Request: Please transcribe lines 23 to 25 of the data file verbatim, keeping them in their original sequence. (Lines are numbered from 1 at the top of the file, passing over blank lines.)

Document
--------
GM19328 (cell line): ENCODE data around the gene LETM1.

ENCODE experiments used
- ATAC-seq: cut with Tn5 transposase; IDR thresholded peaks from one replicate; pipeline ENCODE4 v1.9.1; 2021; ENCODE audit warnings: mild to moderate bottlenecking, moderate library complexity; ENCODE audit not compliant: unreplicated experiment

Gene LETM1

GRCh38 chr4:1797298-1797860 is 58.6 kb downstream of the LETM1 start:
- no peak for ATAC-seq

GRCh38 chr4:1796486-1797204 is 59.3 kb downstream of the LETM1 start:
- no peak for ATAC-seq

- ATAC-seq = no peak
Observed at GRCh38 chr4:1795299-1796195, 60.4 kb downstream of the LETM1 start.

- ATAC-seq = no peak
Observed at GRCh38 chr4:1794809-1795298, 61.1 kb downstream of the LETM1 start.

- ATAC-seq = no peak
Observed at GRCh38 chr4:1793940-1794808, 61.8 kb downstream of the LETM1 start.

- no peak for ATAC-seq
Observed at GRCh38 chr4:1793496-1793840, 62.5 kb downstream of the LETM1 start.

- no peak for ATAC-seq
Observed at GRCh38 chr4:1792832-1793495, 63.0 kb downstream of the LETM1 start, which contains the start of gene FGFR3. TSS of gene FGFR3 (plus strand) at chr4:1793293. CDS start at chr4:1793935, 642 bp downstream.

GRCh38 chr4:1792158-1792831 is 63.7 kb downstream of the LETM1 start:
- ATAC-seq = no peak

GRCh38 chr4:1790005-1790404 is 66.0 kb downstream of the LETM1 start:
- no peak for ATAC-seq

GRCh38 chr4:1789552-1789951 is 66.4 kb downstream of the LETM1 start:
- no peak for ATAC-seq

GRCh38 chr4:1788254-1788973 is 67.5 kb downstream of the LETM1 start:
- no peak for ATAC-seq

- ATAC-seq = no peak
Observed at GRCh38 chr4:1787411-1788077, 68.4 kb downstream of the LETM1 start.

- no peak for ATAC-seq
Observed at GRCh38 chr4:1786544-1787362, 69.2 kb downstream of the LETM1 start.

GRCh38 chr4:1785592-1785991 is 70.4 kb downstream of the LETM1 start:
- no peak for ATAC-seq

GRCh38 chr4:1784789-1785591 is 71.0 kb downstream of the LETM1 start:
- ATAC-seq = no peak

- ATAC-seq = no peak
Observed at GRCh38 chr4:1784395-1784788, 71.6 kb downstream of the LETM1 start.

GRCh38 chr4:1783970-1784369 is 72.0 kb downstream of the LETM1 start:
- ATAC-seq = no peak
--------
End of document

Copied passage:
GRCh38 chr4:1789552-1789951 is 66.4 kb downstream of the LETM1 start:
- no peak for ATAC-seq

GRCh38 chr4:1788254-1788973 is 67.5 kb downstream of the LETM1 start: